Author's note: Thanks to my friend Irena for her help in translating to English and to Cairistiona for beta-reading. *hug*
And no, I don't own Lord of the Rings.
"I miss her." The voice of a six year old boy trembled, but he didn't start to cry.
"I know, little brother," replied the older boy sympathetically. "I miss her too."
Their mother died six months ago, and it seemed as if the sun that had been lighting their family died with her too. Since that day their father had become sullen and withdrawn. Warmth faded from his eyes; only rarely would he direct a smile to his firstborn son.
Boromir put his arm around his brother's shoulder. Faramir sometimes had nightmares, just like tonight. Rain was pouring since last afternoon, and during the night the thundering began. Heavy raindrops hit the windows and streamed down the windowpanes, while lightning shed ghastly light into the dark room. A few moments ago Faramir knocked on his brother's door, scared and on the verge of tears. Like many times before, Boromir moved aside and his little brother climbed to bed, seeking words of comfort.
For words of comfort they would not hear from their father.
"What do you think, where is she now?" asked Faramir in a weak voice.
"I don't know. Nobody knows that," sighed Boromir. "The elder say that after death the souls of Men depart from Arda and go to a better place, where there is no sorrow."
A lightning that lit the room for a moment revealed a thoughtful face of the younger boy.
"What is a soul, Bori? Have you ever seen one?"
The older brother frowned. He was troubled by that too. He didn't know the answer, nor had he ever seen a soul. But now he had to try to answer, for it was important to Faramir. He couldn't let his brother down. He thought about it.
"I think the soul is everything that makes a person. His or her characteristics and personality and everything," he said slowly, hoping he was not mistaken. "I am not sure, but I think that sometimes you can see the soul in the eyes of people. And in their smile."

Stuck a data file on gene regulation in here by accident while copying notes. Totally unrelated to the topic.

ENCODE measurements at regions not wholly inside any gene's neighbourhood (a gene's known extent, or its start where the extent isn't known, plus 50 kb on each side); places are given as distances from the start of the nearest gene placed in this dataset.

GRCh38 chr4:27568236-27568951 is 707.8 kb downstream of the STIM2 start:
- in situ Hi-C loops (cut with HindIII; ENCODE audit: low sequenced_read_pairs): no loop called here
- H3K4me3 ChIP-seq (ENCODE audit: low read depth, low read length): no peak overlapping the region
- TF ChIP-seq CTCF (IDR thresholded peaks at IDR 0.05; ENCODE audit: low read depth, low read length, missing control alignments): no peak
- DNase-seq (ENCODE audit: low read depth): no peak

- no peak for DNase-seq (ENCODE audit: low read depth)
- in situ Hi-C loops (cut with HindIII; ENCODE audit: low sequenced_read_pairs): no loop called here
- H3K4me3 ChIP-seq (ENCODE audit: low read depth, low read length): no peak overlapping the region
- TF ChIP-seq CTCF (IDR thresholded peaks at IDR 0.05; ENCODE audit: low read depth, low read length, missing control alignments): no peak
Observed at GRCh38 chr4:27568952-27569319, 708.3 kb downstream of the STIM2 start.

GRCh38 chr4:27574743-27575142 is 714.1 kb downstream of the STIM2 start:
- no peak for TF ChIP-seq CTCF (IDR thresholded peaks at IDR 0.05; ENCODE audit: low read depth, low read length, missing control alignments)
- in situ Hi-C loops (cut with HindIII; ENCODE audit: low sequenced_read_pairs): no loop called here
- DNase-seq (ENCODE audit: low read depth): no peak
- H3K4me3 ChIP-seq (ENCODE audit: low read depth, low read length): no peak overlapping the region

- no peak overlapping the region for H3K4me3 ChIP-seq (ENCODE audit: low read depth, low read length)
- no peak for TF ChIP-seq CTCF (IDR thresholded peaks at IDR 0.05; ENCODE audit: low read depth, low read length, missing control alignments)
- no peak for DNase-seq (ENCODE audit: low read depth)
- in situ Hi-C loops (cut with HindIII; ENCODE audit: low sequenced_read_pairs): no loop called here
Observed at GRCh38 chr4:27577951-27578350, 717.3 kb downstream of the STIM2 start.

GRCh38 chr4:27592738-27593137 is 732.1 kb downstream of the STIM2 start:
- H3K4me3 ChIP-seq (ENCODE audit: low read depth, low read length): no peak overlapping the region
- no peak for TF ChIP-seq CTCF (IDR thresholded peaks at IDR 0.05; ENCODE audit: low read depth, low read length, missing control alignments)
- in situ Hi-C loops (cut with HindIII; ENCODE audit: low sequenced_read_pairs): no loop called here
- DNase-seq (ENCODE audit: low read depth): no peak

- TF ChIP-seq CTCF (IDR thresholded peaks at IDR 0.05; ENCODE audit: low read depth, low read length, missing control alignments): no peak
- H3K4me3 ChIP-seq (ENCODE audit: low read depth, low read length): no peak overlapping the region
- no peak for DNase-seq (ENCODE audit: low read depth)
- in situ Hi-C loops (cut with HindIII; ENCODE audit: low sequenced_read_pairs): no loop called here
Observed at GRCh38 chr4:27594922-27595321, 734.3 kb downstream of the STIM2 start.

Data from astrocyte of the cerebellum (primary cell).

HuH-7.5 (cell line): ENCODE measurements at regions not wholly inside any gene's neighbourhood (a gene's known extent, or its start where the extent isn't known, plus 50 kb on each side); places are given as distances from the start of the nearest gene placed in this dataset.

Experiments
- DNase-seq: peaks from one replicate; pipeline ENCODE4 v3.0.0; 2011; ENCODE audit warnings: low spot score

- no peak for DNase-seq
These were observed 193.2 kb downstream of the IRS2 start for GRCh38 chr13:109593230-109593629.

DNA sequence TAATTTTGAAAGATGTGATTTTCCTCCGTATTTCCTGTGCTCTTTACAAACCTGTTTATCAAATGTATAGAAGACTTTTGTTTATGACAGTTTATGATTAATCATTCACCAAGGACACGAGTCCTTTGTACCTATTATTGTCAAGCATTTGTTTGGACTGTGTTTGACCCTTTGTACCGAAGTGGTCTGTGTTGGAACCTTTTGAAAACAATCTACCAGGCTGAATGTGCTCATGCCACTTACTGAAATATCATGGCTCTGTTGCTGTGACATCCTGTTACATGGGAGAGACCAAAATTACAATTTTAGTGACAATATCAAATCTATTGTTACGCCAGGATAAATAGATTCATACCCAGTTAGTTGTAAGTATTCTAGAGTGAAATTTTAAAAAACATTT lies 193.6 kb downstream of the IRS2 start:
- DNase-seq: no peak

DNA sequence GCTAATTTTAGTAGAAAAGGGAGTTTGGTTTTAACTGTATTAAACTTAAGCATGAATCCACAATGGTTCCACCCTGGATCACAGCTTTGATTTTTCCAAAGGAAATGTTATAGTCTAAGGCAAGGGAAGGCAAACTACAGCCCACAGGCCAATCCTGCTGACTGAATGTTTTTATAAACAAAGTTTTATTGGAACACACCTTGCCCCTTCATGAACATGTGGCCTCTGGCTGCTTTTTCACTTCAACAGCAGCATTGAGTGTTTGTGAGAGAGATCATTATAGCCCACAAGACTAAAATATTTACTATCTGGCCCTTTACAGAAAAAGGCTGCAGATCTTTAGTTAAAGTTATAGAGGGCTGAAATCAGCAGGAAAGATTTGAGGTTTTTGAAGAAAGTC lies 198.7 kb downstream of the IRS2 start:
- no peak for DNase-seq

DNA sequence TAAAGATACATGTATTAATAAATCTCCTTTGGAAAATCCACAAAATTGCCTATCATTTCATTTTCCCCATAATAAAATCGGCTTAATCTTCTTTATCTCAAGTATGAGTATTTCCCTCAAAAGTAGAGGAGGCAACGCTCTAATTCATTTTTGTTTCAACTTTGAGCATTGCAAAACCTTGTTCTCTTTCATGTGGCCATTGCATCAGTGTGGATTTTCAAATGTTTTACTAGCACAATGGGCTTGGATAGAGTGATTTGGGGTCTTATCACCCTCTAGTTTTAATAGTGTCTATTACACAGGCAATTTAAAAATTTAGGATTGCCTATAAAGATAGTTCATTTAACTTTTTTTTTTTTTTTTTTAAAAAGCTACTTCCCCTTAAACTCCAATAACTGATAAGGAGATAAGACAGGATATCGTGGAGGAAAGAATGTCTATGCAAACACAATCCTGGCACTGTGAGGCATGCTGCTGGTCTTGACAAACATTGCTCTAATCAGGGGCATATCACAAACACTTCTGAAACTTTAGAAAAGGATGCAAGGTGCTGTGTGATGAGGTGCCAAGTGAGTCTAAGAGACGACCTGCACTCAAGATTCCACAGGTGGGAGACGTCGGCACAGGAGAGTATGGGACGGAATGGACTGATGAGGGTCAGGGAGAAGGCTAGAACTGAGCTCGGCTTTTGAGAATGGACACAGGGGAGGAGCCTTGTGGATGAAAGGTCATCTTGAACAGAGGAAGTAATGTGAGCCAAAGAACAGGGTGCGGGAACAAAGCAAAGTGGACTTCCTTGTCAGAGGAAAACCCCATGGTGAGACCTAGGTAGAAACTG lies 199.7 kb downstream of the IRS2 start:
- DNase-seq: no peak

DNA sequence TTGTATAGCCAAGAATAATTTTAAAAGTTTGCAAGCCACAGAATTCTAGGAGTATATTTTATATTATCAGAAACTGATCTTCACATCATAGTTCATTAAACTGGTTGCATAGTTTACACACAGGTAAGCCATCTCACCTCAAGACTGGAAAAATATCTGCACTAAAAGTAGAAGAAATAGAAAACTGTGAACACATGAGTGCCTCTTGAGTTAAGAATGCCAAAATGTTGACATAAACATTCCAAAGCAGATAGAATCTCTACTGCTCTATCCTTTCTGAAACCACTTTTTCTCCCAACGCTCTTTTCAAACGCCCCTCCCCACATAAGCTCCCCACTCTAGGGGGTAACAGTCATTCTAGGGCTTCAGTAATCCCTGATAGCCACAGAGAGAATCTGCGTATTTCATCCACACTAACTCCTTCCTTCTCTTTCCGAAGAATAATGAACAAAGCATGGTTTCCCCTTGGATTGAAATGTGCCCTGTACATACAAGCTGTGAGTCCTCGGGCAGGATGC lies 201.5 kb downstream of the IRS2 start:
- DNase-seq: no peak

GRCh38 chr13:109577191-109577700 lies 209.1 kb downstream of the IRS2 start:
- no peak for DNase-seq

The drumming of raindrops on the window was the only sound that filled the room for a while.
"Yes, you can see it. You could see it in Mama. She had the most wonderful soul on Arda," Faramir said with childish, but absolute certainty in his voice and a smile on his face.
"Yes, she had," repeated the older brother wistfully. Although he showed it less than his brother did, he too missed her very much. Then he turned to Faramir. "And we'll always remember that. We will always carry her in our hearts."
They were silent for a while, but it was not an uneasy silence. The younger boy was calmed by his brother's presence and his words of comfort.
"Yes, little one?"
"I think I can go to sleep now. Will you see me off to my room?"
Only a few small candles cast weak, dim light in a long, large dark hall. The two boys crossed the short distance between their rooms in just a few moments. Their bare feet didn't make even the slightest sound.
"Thank you, Bori," said Faramir in his tiny little voice as he crawled into bed. He pulled the blanket up to his chin.
"You're welcome, little brother. I am always here for you. Whenever you are sad, whenever you are troubled, just come to me." Boromir smiled and kissed his brother's brow. "Sleep peacefully," he added, heading towards the door. He had already found his way to the door through the darkness and was almost pressing the handle, when a quiet call stopped him.
"Bori? Something just crossed my mind. I wonder..."
"What?" asked Boromir, standing next to the door.
"Do you think Mama can see us?"
"I believe she can," replied the older brother, and he really meant it. It was an encouraging, comforting thought; if their mother could really see them, it meant that she was with them in some way, no matter how distant she was. "And we'll do our best to make her proud of us, won't we, little brother?"